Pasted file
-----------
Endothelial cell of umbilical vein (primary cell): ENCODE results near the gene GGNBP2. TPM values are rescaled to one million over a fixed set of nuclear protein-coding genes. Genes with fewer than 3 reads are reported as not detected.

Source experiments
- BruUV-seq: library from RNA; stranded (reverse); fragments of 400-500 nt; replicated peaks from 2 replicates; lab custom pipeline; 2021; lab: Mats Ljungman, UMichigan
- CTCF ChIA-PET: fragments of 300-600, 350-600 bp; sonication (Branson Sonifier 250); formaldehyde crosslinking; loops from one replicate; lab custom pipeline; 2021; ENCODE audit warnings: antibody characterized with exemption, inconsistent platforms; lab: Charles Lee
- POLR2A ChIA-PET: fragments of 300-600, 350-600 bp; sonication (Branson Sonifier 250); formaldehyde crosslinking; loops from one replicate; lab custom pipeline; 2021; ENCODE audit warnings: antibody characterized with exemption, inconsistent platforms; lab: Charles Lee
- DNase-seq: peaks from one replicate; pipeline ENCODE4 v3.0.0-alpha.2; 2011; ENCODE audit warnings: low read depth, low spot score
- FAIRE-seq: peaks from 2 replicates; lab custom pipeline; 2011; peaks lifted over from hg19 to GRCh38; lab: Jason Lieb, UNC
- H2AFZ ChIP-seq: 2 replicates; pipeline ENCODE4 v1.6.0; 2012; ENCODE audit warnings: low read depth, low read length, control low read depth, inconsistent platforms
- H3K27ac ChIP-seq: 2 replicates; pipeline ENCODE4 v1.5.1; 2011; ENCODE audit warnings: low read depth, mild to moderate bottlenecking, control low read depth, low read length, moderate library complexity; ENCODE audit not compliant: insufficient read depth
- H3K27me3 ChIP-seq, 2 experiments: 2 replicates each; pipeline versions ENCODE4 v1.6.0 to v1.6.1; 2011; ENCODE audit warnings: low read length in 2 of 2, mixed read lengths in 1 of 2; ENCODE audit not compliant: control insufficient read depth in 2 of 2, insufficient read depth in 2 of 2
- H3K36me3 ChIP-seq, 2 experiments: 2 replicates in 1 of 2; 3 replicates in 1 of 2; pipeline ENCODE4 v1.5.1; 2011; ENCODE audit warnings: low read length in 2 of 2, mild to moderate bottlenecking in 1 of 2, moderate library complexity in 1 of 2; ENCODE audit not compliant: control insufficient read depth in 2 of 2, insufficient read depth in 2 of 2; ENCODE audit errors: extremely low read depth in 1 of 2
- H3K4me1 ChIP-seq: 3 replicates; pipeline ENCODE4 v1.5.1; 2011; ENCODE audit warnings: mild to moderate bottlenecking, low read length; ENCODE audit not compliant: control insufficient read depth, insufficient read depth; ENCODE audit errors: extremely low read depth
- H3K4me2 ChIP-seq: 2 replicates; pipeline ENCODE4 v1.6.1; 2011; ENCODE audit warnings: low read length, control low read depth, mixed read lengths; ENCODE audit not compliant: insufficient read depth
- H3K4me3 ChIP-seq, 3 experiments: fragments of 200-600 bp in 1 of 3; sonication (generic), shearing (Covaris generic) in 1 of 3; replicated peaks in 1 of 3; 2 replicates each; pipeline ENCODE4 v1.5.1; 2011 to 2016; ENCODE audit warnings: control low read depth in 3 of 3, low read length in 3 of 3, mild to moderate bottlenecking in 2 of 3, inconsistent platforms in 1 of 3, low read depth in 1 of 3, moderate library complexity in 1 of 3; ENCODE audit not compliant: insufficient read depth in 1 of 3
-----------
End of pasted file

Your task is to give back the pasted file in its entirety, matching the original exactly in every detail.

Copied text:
Endothelial cell of umbilical vein (primary cell): ENCODE results near the gene GGNBP2. TPM values are rescaled to one million over a fixed set of nuclear protein-coding genes. Genes with fewer than 3 reads are reported as not detected.

Source experiments
- BruUV-seq: library from RNA; stranded (reverse); fragments of 400-500 nt; replicated peaks from 2 replicates; lab custom pipeline; 2021; lab: Mats Ljungman, UMichigan
- CTCF ChIA-PET: fragments of 300-600, 350-600 bp; sonication (Branson Sonifier 250); formaldehyde crosslinking; loops from one replicate; lab custom pipeline; 2021; ENCODE audit warnings: antibody characterized with exemption, inconsistent platforms; lab: Charles Lee
- POLR2A ChIA-PET: fragments of 300-600, 350-600 bp; sonication (Branson Sonifier 250); formaldehyde crosslinking; loops from one replicate; lab custom pipeline; 2021; ENCODE audit warnings: antibody characterized with exemption, inconsistent platforms; lab: Charles Lee
- DNase-seq: peaks from one replicate; pipeline ENCODE4 v3.0.0-alpha.2; 2011; ENCODE audit warnings: low read depth, low spot score
- FAIRE-seq: peaks from 2 replicates; lab custom pipeline; 2011; peaks lifted over from hg19 to GRCh38; lab: Jason Lieb, UNC
- H2AFZ ChIP-seq: 2 replicates; pipeline ENCODE4 v1.6.0; 2012; ENCODE audit warnings: low read depth, low read length, control low read depth, inconsistent platforms
- H3K27ac ChIP-seq: 2 replicates; pipeline ENCODE4 v1.5.1; 2011; ENCODE audit warnings: low read depth, mild to moderate bottlenecking, control low read depth, low read length, moderate library complexity; ENCODE audit not compliant: insufficient read depth
- H3K27me3 ChIP-seq, 2 experiments: 2 replicates each; pipeline versions ENCODE4 v1.6.0 to v1.6.1; 2011; ENCODE audit warnings: low read length in 2 of 2, mixed read lengths in 1 of 2; ENCODE audit not compliant: control insufficient read depth in 2 of 2, insufficient read depth in 2 of 2
- H3K36me3 ChIP-seq, 2 experiments: 2 replicates in 1 of 2; 3 replicates in 1 of 2; pipeline ENCODE4 v1.5.1; 2011; ENCODE audit warnings: low read length in 2 of 2, mild to moderate bottlenecking in 1 of 2, moderate library complexity in 1 of 2; ENCODE audit not compliant: control insufficient read depth in 2 of 2, insufficient read depth in 2 of 2; ENCODE audit errors: extremely low read depth in 1 of 2
- H3K4me1 ChIP-seq: 3 replicates; pipeline ENCODE4 v1.5.1; 2011; ENCODE audit warnings: mild to moderate bottlenecking, low read length; ENCODE audit not compliant: control insufficient read depth, insufficient read depth; ENCODE audit errors: extremely low read depth
- H3K4me2 ChIP-seq: 2 replicates; pipeline ENCODE4 v1.6.1; 2011; ENCODE audit warnings: low read length, control low read depth, mixed read lengths; ENCODE audit not compliant: insufficient read depth
- H3K4me3 ChIP-seq, 3 experiments: fragments of 200-600 bp in 1 of 3; sonication (generic), shearing (Covaris generic) in 1 of 3; replicated peaks in 1 of 3; 2 replicates each; pipeline ENCODE4 v1.5.1; 2011 to 2016; ENCODE audit warnings: control low read depth in 3 of 3, low read length in 3 of 3, mild to moderate bottlenecking in 2 of 3, inconsistent platforms in 1 of 3, low read depth in 1 of 3, moderate library complexity in 1 of 3; ENCODE audit not compliant: insufficient read depth in 1 of 3